I’m going to step down off my soapbox.
I’m going to enjoy the last two weeks with my babies before they move into the “junior kindergarten program”.
I’m going to walk away with my head held high.

It occurs to me in this moment that I haven’t been writing because I was filled with all this poison. It was making me fell unwell. It was making me cranky.
Well, I’ve just spewed the poison it onto this page and I actually feel a great deal better.

Am I crazy?
Am I cutting off my nose to spite my face?
Are personal beliefs and principles so sacred that to go against them makes one ill?
Don’t we skew our principles a teeny bit just to make it through each day?

I don’t know the answers to those questions. Well, I’m pretty sure I’m not crazy…

I am going to take time in September and October to heal my brain. (I’m extremely stubborn so I plan to do that through the sheer force of my will.) I’ll take that time to finish wedding planning. I’ll spend a good deal of that time with my own precious Thing 2.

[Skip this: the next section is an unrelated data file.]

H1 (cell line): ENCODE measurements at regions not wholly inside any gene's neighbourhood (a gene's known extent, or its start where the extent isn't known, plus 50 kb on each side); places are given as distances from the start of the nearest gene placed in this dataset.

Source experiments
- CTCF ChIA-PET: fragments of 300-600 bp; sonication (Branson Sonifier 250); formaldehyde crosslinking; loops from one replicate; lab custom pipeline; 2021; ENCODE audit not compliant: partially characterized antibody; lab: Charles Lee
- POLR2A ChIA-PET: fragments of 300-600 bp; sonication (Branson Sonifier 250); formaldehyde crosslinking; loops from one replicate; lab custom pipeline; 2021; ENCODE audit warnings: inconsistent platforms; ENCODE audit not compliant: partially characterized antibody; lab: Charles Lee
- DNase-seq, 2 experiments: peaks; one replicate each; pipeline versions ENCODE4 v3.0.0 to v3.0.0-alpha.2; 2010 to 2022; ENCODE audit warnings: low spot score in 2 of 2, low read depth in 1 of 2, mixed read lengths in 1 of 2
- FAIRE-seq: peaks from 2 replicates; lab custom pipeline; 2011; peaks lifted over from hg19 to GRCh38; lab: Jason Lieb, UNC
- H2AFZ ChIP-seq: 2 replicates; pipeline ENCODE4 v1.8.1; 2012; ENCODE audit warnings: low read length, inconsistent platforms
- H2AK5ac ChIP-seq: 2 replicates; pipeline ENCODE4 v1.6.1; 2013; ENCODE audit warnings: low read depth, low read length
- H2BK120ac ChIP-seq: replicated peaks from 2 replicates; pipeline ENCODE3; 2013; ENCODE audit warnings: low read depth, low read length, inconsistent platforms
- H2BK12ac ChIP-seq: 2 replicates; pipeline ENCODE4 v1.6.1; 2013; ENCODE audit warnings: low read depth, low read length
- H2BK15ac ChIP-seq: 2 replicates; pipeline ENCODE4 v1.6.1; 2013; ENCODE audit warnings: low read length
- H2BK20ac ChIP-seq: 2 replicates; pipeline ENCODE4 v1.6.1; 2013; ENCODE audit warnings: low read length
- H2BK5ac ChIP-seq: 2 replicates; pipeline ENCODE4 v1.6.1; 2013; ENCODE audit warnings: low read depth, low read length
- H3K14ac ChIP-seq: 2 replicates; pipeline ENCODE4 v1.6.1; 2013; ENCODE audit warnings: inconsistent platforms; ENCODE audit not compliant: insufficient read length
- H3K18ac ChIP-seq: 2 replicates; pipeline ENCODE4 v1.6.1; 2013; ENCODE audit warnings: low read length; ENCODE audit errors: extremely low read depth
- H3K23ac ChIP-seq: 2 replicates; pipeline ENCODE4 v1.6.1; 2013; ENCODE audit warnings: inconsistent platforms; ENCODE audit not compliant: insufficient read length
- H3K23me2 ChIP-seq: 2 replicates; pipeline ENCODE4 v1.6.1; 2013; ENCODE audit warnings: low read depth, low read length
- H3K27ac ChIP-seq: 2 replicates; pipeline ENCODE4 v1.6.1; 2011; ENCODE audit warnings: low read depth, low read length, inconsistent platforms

And when YBW and I come home from our honeymoon, I’ll find a new job. One that suits me and that I suit.

I’m reminded a little bit of Eliza Doolittle: Just you wait ‘enry ‘iggins. Just you wait.
My brain is Professor Higgins. Life is Professor Higgins. And just like Eliza Doolittle, I plan to show my brain and the world what’s up!

Categories: education, me | Tags: , , , , , , , , , , , , , , , , , | 4 Comments

imagination spools

Two of my little students came to me this morning: Miss Robynbird! Come see what we built! Hurry! You have to see!
(Kinda hard to say no to that!)
Two little blonde heads bouncing with excitement as we walk to the back of the classroom together. And then I see what they built!

20150722_085940

Tell me about it. I say to them.
He says: J and I built it together!
She says: We used all the spools.
I see that. Can you tell me more about it?
She says: They’re all in a line.
He hugs me with joy: We did it!


20150722_085946

I know nothing of their intent.
I don’t know what they think it was.
All I know is that they did it together and their pride was BIG!

You know, when it comes right down to it, I don’t really need to know any more than that.

Categories: education | Tags: , , , , , , , , , , , | 3 Comments